The small, daily gestures that romantic partners make towards us are what world-renowned relationship therapist John Gottman, co-founder of The Gottman Institute, calls “bids to connect.”
According to Gottman’s research, partners who consistently recognize and turn towards each other’s bids tend to be happiest and the least likely to divorce.
San Francisco dating coach Logan Ury learned the hard way just how important it is to recognize these subtle bids for affection.
For a long time, Ury was ignoring her boyfriend Scott’s bids without realizing it.
“We were still spending time together, but I wasn’t being attentive and I wasn’t making bids or accepting bids, I wasn’t turning towards bids, and that was something that I really needed to work on,” Ury tells NBC News BETTER.
When Scott came home from work, Ury didn’t always greet him with enthusiasm. When he asked “How was your day?” she’d answer without looking away from her laptop. And when they ate meals together, she was always on her phone. In hindsight, she says she was preoccupied with her business and neglecting the relationship.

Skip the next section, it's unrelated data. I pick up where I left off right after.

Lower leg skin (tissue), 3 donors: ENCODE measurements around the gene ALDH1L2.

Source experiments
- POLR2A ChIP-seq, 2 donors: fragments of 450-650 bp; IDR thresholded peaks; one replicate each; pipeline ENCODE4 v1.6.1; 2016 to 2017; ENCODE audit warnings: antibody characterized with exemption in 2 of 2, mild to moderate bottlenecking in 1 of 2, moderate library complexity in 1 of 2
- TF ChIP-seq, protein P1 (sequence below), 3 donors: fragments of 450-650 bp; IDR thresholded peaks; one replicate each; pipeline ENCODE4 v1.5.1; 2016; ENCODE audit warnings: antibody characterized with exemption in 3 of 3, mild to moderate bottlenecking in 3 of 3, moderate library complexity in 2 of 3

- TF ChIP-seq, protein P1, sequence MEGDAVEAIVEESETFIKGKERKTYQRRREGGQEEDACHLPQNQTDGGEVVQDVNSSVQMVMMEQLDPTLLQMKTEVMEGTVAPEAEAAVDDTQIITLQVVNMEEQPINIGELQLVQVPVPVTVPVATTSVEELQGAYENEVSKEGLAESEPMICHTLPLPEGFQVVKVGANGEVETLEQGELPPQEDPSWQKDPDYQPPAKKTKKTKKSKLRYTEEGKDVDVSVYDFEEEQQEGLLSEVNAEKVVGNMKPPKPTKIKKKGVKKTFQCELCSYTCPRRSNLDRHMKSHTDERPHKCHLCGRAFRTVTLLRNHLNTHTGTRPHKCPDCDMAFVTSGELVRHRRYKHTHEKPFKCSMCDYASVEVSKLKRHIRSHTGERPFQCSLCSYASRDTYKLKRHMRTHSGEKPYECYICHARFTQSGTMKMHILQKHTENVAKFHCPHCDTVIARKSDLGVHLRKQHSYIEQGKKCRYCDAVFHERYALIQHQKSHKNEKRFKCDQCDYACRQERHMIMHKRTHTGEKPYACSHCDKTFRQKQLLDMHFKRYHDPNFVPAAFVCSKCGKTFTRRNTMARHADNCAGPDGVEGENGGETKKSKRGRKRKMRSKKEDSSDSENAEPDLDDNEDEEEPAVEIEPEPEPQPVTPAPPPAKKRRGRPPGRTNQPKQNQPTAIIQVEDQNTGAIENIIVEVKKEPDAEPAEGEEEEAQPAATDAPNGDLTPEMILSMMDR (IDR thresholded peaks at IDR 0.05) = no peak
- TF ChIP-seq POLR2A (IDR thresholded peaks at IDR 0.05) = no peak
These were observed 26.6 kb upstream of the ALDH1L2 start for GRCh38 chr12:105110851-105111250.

One night in June, they went out to eat together. Scott, who works in artificial intelligence, complained that she never asked him about his job. He told her how his team was working to improve mammograms to better detect breast cancer. She realized, for the first time, that she knew little about his work and how important it was.
“That was the first time that I really realized that, wow, actually, I needed to change a lot, and the way that I can change is by being a more present partner,” she says.
Ury says she now makes a conscious effort to spot and turn toward Scott’s bids.
“For example, when he comes home from work I’ll always stop what I’m doing and I’ll make sure we spend quality time together, and being really intentional about how I greet him,” she says. “I’m much more intentional about not having my phone with me at the dinner table at any capacity.”
Since she started making an effort to respond to Scott’s bids, Ury says “it’s like a completely new relationship.’
“We’re happier than we’ve ever been, and it’s about these daily, small micro moments in how we treat each other,” Ury says.